Friday, March 23, 2012

Top Albums of 2011 - Honorable Mention

I hate to do this, but I need to retroactively give Quiet Company's "We Are All Where We Belong" an honorable mention for my Top Albums of 2011. I didn't pick this album up until last month, but had I grabbed it when it was released in late 2011, I have no doubt that I would have included it in my Top 5.

We Are All Where We Belong by Quiet Company
Spotify: Quiet Company – We Are All Where We Belong
Twitter: @quietcompanytx
Band Website:

At it's core, We Are All Where We Belong is a concept album about a crisis of faith. It's an album by and about someone for whom religion was once a central tenet and who (upon becoming a father) begins to question those tenets in examining how best to prepare his child for life. Two themes that seem to be at play are first: the questioning of one's faith and the reasoning behind one's devotion to a faith; "devotion" (especially when a person has been indoctrinated from childhood) so often being a result of routine and tradition more so than any personal conclusions a person has come to. The second theme at play is the age old desire of a parent to provide their child a better life than the one they had. In We Are All Where We Belong this manifests in a desire by the author to spare his child from the indoctrination and eventual crisis of faith that the author himself has gone through. With the band's previous albums having been seen by many to be "Christian Rock" to the point of having been released by a label known for publishing Christian music, the ideological shift in We Are All Where We Belong is a bold, but sincere effort that makes an indelible mark on the music itself.

I've said before that sincerity in art is one of the things I think separates "mainstream" music from everything else. When one makes art due to the unquenchable need to create versus the desire to simply produce another consumer product, the results often reflect that. We Are All Where We Belong is easily one of the most sincere albums of 2011. It's difficult not to feel for Taylor Muse as the album maps out an emotional journey complete with peaks and valleys, hopes and fears, certainty and doubt. As one might assume, musings on the afterlife (or lack thereof) play a prominent role in several songs, but none so prominently as "Everything Louder Than Everything Else". In what I perceive to be the climax of this album (and easily my favorite track at the moment) Taylor Muse begs "Don't lay me down / I don't ever want to die / I've had to good a time / I really like it here" only to come to the conclusion "But when I go, there will probably be / no angels singing / no harps ringing / no pearly gates / no devil's flames / just nothing nothing nothing nothing". The song ends with a heartfelt lament, a sincere plea by the man who has forsaken what he no longer believes for the harsh truth he believes he was "protected" from all his life: "Don't let me go / I'm not prepared / I'm so damn scared / That I'm almost there". It's beautiful and haunting. It strikes right to the core of me and I absolutely love it.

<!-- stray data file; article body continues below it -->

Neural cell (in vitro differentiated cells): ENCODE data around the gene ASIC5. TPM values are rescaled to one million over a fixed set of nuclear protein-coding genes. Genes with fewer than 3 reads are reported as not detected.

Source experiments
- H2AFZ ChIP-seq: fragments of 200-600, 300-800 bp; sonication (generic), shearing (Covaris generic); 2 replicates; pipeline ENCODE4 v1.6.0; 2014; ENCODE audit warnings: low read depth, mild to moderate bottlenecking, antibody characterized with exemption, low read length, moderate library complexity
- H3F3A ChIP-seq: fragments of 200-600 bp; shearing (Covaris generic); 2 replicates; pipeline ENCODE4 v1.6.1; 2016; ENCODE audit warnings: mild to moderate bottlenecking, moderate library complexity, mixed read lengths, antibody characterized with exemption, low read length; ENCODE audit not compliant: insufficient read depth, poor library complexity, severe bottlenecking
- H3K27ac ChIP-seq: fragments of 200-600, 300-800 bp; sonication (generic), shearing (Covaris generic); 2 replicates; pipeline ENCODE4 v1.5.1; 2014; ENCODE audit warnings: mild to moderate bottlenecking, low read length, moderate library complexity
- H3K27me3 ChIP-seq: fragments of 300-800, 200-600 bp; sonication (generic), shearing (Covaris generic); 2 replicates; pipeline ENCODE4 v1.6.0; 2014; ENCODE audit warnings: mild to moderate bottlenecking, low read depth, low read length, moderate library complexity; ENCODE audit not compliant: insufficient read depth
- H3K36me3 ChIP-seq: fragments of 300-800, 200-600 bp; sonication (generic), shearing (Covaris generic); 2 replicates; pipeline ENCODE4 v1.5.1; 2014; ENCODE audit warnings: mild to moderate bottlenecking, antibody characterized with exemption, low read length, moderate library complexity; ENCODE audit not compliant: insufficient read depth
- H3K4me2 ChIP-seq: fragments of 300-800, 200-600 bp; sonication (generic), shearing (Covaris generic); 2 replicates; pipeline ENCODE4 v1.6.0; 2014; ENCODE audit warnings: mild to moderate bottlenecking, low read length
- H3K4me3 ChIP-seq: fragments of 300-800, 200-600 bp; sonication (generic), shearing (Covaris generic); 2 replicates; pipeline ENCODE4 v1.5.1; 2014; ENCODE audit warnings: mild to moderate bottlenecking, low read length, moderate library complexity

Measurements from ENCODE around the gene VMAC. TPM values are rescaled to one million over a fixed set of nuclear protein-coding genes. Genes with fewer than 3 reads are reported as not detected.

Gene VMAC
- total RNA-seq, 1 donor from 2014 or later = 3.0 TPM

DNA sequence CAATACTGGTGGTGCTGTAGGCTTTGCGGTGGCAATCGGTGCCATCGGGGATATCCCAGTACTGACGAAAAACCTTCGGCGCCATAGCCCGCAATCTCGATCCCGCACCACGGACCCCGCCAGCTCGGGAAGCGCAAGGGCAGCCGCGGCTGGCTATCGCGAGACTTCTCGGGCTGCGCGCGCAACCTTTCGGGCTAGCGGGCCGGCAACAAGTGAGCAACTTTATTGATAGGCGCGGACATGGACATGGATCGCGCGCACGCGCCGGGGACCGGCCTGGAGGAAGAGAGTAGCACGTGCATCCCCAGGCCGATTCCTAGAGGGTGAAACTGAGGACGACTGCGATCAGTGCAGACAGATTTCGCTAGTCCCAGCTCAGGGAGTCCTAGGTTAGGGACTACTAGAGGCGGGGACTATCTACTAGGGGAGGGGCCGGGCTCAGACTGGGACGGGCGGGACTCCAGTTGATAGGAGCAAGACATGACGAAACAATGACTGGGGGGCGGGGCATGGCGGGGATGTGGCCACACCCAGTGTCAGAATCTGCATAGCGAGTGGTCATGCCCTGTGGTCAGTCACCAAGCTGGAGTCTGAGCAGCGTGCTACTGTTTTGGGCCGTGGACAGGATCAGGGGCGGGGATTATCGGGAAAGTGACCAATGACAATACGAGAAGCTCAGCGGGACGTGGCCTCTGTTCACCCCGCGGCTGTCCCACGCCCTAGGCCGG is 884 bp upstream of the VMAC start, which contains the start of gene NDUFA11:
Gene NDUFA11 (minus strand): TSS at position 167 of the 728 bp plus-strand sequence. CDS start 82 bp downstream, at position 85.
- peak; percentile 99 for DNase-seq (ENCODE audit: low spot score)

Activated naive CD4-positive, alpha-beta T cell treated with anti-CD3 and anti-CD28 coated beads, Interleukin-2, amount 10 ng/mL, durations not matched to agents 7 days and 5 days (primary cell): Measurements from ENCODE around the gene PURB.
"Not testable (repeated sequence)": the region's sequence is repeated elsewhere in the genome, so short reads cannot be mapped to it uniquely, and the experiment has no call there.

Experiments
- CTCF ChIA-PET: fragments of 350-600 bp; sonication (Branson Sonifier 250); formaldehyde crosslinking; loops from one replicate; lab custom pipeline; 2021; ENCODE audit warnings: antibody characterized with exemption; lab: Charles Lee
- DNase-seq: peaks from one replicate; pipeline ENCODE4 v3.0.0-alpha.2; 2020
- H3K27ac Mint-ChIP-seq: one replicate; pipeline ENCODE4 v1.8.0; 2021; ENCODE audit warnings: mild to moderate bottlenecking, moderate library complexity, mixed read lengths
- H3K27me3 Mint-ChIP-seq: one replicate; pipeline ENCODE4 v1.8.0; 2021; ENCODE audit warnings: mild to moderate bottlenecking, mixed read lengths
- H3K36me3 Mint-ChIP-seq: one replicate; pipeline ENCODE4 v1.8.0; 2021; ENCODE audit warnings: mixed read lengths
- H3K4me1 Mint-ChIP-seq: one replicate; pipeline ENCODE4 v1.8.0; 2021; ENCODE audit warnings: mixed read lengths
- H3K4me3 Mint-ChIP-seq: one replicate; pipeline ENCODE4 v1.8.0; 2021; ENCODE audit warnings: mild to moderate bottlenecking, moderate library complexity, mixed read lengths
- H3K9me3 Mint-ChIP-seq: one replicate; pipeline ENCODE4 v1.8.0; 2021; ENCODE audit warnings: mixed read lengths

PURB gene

I've said so much about the themes and the lyrics of this album that one might think I have nothing to say about the music, this however is not the case. The skill and depth on offer in this album is simply brilliant. As someone who tries to follow the local scene and who even pays attention to the lesser known opening acts at a show, I definitely hear a lot of music that isn't quite ready for prime time. Quiet Company is not one of those bands. You could take nearly any of these tracks, put them on national radio tomorrow and people would instantly think they'd missed something ... "Why haven't I heard of this band before?"

I'm probably the worst person to try and describe what certain acts sound like in terms of what other bands they're reminiscent of. The goal of such an exercise is to mention related artists that most people will know and those tend to be the bands I don't listen to much. All I can say is that it's great rock music, full of guitars, horns, keyboards, drums, soaring vocals and strings, and produced to within an inch of it's life. It's not so cynical as to be the kind of thing Pitchfork gets on board with, but if you peruse the pages of Paste you're on the right track. Just check it out already.

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